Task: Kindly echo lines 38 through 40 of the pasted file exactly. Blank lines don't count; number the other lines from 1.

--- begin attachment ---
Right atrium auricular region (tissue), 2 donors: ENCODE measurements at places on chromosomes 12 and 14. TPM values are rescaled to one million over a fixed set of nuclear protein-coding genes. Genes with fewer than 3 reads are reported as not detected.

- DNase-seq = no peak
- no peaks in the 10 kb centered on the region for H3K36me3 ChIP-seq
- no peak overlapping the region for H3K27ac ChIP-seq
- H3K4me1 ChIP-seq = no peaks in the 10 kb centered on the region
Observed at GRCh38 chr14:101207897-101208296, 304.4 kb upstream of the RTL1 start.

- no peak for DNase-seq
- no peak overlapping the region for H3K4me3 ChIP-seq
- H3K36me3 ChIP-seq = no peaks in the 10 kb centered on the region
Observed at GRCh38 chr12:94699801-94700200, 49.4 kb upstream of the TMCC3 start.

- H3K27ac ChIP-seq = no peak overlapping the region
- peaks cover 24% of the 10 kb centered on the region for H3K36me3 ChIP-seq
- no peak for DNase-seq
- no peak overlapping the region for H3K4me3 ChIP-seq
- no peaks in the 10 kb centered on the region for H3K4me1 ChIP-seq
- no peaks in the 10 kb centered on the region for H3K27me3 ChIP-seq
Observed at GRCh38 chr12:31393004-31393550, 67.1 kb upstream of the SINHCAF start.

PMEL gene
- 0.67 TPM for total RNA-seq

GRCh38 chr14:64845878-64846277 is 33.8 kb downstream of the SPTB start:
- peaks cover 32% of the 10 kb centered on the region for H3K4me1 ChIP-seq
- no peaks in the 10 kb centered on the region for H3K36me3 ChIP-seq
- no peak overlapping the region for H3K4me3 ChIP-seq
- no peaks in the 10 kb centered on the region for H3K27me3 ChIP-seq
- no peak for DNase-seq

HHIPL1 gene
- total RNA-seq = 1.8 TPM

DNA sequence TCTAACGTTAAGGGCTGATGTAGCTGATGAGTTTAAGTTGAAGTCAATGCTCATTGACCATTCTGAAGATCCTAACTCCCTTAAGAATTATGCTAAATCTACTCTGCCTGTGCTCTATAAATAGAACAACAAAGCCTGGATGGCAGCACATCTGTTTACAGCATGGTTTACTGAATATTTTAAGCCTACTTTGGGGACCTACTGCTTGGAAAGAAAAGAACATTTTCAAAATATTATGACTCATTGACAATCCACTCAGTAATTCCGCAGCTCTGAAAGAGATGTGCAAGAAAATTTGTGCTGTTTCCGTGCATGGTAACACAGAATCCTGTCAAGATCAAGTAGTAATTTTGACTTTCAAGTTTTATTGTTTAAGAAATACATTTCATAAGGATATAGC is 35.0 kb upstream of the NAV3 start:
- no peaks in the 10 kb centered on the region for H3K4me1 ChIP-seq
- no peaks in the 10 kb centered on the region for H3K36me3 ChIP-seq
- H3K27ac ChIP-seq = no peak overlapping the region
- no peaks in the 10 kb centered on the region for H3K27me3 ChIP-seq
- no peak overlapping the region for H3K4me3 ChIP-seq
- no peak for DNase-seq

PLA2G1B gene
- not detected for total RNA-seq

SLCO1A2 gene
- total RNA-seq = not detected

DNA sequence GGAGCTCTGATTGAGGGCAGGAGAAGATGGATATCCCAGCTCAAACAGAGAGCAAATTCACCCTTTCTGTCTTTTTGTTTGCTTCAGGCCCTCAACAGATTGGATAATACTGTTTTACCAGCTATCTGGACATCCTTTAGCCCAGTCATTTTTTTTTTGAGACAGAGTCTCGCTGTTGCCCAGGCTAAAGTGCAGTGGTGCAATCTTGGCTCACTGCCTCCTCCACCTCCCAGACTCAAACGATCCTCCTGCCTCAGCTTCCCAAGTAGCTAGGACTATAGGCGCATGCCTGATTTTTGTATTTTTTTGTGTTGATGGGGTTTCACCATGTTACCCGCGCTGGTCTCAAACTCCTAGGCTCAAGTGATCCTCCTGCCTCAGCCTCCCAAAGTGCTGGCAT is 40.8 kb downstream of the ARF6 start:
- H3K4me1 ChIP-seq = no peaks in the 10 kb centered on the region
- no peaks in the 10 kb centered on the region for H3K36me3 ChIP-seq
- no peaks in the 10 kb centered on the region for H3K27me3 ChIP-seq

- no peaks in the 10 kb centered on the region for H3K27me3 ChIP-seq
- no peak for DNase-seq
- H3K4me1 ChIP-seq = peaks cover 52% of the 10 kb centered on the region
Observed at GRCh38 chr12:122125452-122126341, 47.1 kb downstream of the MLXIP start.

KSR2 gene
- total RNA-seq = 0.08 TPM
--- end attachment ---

- total RNA-seq = not detected

DNA sequence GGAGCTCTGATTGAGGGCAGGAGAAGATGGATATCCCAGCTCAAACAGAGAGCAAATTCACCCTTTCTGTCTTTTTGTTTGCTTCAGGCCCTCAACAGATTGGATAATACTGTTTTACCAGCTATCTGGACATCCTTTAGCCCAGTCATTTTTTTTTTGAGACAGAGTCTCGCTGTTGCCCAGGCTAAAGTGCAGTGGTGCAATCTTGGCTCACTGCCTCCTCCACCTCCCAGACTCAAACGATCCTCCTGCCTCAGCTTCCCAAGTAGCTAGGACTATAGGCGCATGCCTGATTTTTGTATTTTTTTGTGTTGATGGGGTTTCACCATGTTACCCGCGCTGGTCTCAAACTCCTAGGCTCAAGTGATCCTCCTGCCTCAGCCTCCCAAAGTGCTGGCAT is 40.8 kb downstream of the ARF6 start:
- H3K4me1 ChIP-seq = no peaks in the 10 kb centered on the region